Tomas Haupt - Feb 17, 2009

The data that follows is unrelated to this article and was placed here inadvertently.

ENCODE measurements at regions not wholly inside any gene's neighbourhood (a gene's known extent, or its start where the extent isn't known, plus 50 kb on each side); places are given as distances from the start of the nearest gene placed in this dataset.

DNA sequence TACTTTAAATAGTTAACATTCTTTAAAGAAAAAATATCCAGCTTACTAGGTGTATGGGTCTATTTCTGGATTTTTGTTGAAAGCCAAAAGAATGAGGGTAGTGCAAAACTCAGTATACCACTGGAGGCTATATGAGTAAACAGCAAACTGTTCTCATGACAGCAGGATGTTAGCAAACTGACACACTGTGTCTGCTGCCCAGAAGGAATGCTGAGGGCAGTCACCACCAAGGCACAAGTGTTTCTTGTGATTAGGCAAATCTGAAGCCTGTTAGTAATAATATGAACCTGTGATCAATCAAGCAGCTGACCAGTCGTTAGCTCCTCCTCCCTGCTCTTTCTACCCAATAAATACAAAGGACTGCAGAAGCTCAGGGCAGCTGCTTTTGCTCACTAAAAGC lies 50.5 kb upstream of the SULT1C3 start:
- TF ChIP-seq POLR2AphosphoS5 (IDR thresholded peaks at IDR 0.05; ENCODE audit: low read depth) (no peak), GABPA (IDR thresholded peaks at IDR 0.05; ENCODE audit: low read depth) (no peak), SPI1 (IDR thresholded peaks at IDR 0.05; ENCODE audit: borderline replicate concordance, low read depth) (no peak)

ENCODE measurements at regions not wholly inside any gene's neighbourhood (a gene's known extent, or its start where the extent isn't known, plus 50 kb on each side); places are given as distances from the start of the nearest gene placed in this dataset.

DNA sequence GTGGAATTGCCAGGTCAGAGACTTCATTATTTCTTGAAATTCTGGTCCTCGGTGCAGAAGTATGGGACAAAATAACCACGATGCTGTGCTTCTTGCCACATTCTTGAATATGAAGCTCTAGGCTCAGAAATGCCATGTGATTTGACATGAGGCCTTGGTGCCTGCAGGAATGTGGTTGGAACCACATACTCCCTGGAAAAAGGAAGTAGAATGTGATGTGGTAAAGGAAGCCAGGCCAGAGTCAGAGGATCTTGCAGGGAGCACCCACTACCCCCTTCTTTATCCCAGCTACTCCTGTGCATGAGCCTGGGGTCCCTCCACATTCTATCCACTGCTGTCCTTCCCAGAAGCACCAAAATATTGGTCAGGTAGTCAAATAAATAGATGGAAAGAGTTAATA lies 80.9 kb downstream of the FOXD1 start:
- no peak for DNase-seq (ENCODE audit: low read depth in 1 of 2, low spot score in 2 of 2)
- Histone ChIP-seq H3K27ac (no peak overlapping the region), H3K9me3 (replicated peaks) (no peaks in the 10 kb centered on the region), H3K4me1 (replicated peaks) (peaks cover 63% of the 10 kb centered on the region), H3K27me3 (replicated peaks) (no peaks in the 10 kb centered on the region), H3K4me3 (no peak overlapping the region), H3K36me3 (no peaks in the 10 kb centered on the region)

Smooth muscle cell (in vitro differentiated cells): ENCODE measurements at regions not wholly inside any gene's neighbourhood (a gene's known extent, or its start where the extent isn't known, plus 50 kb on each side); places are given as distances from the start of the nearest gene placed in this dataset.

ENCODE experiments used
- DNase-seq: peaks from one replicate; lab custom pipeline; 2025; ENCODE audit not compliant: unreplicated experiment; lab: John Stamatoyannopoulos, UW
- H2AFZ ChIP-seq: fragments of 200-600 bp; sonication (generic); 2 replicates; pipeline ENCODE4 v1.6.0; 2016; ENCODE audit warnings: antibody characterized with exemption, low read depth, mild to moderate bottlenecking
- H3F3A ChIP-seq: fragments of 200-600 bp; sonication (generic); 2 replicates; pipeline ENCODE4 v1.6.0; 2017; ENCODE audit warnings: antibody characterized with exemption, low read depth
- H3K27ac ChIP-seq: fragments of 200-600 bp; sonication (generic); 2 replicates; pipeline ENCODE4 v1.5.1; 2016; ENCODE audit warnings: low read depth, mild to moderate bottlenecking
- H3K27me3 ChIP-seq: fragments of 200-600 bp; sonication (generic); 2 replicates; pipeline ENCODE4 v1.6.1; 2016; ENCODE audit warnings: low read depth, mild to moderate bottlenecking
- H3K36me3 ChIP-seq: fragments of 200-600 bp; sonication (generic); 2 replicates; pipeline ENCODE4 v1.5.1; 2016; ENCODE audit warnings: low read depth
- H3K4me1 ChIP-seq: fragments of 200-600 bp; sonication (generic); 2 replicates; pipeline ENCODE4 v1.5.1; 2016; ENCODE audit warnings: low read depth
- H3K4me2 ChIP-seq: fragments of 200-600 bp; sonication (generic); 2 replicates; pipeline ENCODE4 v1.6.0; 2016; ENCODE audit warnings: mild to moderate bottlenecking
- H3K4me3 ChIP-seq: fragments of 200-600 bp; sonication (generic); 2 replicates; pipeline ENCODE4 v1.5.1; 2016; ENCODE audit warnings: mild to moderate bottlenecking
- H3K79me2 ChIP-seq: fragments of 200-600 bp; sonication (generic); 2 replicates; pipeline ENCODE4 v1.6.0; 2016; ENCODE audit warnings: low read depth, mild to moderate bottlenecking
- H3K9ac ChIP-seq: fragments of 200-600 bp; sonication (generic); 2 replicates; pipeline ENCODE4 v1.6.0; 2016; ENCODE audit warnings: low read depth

Egypt and UNESCO considers turning the Bay of Alexandria to underwater museum with glass walls and an underwater tunnel. The human imagination is one of our most fascinating features. There are so many things we adore and are willing to do anything to see them.  The submarine life captivates hundreds of thousands – scuba diving is undoubtedly on the rise. There are many who are interested in more than the marine riches of the deep blue seas – they seek out traces of human life as well. Aquariums which feature an underwater tunnel are always a winner, but entire museums? That is the new hit.The Bay of Alexandria, Egypt, hides many archaeological treasures – the famous lighthouse, Cleopatra’s palace, wrecks of Greek and Roman ships and much more. Experts have long been leading a discussion whether to bring these up to the surface (thus exposing them to the threat of light and air) or to simply leave them in the depth to be preserved by the ‘natural’ environment which helped them survive until today.But there is no use in them being hidden. One possible solution is creating an underwater museum, which is currently being discussed by Egypt and UNESCO experts. The idea includes underwater tunnel and glass walls enabling tourists to see all the sunken treasures without getting wet.  Even though tourists would surely be coming in thousands, the polluted bay water, local seismic activity as well as potential damage to the environment need to be taken into account.Opening the ‘gates’ to scuba divers is another attractive possibility. It would not be one of its kind. Israel, for example, in 2006 proudly presented its “underwater museum” – the well preserved port of Caesarea – once a great port fascinating for more than its genius structure.  There are official maps taking the divers through 36 marked sites. Perhaps, more underwater parks museums will follow soon. After all, the seabed still hides many gems which the world ought to see. And scuba diving appears to be a perfect opportunity to explore long lost past while keeping the environment unharmed.


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